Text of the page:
To aid the development of such programs, and the re-use of extant code, Xcode 6 offers a semi-automated system that builds and maintains a bridging header to expose Objective-C code to Swift. This takes the form of an additional header file that simply defines or imports all of the Objective-C symbols that are needed by the project’s Swift code. At that point, Swift can refer to the types, functions, and variables declared in those imports as though they were written in Swift. Objective-C code can also use Swift code directly, by importing an automatically maintained header file with Objective-C declarations of the project’s Swift symbols. For instance, an Objective-C file in a mixed project called “MyApp” could access Swift classes or functions with the code #import “MyApp-Swift.h”. Not all symbols are available through this mechanism, however—use of Swift-specific features like generic types, non-object optional types, sophisticated enums, or even Unicode identifiers may render a symbol inaccessible from Objective-C.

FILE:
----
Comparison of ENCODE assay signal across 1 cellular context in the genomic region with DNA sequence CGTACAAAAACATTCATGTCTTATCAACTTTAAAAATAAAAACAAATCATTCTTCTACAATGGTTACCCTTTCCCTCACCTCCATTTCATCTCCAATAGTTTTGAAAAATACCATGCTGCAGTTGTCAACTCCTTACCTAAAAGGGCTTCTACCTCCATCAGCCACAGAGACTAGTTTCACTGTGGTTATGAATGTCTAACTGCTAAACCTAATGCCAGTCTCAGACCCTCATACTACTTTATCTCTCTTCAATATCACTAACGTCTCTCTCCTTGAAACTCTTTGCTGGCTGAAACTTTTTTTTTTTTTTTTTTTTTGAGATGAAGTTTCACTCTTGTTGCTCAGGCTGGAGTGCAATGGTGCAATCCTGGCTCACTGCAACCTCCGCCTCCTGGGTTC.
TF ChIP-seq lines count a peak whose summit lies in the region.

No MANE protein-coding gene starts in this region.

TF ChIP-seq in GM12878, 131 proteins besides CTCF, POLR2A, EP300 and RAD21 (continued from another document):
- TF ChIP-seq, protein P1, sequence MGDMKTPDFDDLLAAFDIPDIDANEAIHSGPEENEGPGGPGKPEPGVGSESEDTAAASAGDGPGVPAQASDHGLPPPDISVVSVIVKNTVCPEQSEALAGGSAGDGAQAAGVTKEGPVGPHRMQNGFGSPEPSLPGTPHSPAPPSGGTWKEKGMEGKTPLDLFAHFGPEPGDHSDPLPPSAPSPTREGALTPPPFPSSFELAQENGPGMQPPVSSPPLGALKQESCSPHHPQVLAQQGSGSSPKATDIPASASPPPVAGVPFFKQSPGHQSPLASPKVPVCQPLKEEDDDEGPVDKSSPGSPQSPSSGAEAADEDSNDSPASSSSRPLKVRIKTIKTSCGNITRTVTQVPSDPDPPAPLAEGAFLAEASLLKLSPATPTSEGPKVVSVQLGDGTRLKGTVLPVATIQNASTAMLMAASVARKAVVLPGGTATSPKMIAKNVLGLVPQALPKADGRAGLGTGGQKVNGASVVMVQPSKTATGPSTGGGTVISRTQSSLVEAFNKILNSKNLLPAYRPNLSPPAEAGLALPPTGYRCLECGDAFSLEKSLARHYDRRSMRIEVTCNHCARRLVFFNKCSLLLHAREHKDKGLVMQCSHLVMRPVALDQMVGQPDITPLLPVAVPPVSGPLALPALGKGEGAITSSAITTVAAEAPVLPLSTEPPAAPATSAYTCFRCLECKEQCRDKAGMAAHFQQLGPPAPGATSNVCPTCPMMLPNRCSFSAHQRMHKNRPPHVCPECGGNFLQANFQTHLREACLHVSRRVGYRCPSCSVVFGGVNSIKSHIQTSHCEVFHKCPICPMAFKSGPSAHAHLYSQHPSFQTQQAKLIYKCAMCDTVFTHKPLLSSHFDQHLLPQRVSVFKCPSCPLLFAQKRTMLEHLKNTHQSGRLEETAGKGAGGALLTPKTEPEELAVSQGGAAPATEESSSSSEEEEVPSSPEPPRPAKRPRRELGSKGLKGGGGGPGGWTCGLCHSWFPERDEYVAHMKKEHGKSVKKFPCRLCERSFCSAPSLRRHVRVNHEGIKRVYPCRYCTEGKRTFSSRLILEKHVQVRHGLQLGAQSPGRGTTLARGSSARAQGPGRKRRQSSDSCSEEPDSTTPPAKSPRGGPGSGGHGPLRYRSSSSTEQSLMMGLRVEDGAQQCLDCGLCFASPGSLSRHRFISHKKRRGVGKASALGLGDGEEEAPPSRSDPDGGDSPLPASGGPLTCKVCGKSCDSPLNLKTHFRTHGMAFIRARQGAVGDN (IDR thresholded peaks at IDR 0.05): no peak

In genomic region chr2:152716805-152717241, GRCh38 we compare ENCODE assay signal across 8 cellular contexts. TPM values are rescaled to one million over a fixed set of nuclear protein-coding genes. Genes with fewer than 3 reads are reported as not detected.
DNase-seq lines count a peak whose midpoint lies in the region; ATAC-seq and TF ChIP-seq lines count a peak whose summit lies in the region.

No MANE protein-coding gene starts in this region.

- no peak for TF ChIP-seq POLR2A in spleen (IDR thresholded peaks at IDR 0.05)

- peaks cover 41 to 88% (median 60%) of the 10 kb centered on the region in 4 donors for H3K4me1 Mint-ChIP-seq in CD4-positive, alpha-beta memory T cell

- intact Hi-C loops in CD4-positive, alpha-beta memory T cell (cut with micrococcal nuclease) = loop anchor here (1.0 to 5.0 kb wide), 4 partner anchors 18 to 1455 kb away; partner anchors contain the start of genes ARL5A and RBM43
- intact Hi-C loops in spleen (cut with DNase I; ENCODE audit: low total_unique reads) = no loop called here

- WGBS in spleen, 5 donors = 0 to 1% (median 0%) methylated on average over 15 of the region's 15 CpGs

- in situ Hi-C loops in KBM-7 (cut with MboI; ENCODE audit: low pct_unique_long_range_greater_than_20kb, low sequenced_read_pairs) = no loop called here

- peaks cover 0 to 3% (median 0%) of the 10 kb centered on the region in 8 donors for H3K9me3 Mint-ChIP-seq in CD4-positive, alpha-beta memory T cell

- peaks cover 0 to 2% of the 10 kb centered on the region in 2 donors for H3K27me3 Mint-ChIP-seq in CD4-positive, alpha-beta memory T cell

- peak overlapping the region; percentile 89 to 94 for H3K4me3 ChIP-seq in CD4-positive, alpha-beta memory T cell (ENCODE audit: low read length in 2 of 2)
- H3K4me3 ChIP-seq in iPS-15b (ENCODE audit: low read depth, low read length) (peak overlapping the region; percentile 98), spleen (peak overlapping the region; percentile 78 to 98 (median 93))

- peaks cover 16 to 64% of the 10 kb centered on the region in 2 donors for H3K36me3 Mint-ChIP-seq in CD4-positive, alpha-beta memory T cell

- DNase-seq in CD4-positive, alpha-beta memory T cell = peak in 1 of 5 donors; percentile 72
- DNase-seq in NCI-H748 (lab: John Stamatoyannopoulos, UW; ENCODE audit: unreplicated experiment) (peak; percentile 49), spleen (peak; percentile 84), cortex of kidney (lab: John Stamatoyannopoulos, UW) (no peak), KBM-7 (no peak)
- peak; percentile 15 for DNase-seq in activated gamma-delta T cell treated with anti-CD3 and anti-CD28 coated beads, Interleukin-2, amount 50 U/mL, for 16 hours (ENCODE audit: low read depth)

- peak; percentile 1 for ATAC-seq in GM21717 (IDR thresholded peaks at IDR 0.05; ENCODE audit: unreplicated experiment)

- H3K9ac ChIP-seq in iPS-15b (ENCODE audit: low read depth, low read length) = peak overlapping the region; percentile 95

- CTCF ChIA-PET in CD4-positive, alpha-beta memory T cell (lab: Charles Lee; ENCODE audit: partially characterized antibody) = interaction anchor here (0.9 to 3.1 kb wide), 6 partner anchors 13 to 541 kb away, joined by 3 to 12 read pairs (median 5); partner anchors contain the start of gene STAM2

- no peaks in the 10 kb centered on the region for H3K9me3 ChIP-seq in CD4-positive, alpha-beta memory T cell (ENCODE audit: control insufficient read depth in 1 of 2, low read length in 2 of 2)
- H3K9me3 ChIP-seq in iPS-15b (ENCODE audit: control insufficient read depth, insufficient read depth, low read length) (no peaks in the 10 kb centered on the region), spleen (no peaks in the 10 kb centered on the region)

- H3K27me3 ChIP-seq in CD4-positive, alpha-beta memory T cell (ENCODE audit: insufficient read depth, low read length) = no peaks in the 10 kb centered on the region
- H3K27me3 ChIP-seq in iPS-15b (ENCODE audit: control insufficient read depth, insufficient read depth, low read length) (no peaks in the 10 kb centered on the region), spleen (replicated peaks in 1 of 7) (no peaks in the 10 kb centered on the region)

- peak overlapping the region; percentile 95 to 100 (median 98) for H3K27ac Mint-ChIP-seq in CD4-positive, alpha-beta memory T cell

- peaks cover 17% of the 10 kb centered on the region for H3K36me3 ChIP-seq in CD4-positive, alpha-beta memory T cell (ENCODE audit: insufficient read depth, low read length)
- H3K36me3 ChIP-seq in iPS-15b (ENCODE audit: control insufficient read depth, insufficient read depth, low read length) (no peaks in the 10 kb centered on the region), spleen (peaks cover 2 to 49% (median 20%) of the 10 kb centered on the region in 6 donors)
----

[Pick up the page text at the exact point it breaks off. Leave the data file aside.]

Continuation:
Swift also has limited support for attributes, metadata that is read by the development environment and is not necessarily part of the compiled code. Like Objective-C, attributes use the @ syntax, but the currently available set is small. One example is the @IBOutlet attribute, which marks a given value in the code as an outlet, available for use within Interface Builder (IB). An outlet is a device that binds the value of the on-screen display to an object in code.